Although Acorn’s niche is with smaller accounts, and their fees seem small, the numbers aren’t great for the user when they are examined. To start a portfolio, a $5 investment is needed. Up until the portfolio gets to $5,000 the monthly fee is $1, after it exceeds that threshold the monthly fee becomes 0.25%. These numbers seem small, and 0.25% isn’t much once the portfolio has grown. However, if the portfolio only contains the needed $5, the fee would be 20% of the portfolio value. Any returns that happen at this point will not begin to make up the monthly fee. So unless the initial investment is more significant, the fee of using the app makes it worthless.
At the end of the day, Acorn is just putting money into the markets, and although saving is a good thing, investing through an app doesn’t protect users from market crashes or smaller falls in stock prices, and any returns or dividends will still be taxed.
Tell Me Something Sweeter…
If you aren’t sold on this type of app, there are also different, lower-stakes ways to save a little extra cash here and there. If you don’t have it already, download Honey, an add-on for browsers that automatically scours the internet for any possible promo code that can be added to your purchase from a number of online retailers. The add-on uses an algorithm to test each promo code on your order and automatically inputs any that apply. It even works for Amazon, but in a slightly different way. Since there are very few promo codes that apply to Amazon goods, Honey compares product prices for you, but calculates them including the tax and shipping cost to avoid the surprises at checkout.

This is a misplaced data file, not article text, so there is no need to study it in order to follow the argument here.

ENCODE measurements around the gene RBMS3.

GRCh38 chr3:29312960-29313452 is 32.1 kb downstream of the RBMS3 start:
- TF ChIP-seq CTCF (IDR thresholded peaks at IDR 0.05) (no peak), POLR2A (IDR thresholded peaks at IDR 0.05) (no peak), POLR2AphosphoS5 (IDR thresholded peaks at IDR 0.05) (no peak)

Honey can partner with companies to use promo codes on their goods due to some convenient shopping behavior. When consumers feel that they have exhausted all the resources to get a better deal, they are more likely to buy an item, and Honey streamlines this process. Additionally, “One of the app’s more counterintuitive findings is that even when there isn’t a coupon that works available, the shopper is still more likely to buy after running the codes through the app — they’re seeking the validation of knowing they tried.”
Acorn and other micro investing apps have huge potential to make the finances of everyday people easier. The app gives people the tools to access markets with only the internet and a credit/debit card. Especially when people are young, the tiny things add up. Saving $0.33 from your coffee every day for a year is over $100 automatically saved without a thought. Giving everyone with a phone the ability to begin planning their own finances will put a lot of people in a more financially secure place later in life. Even if they don’t make millions off their Acorn investments or savings from Honey’s coupons, creating a way for people to become financially minded while making the experience user-friendly gets people on the right track to success.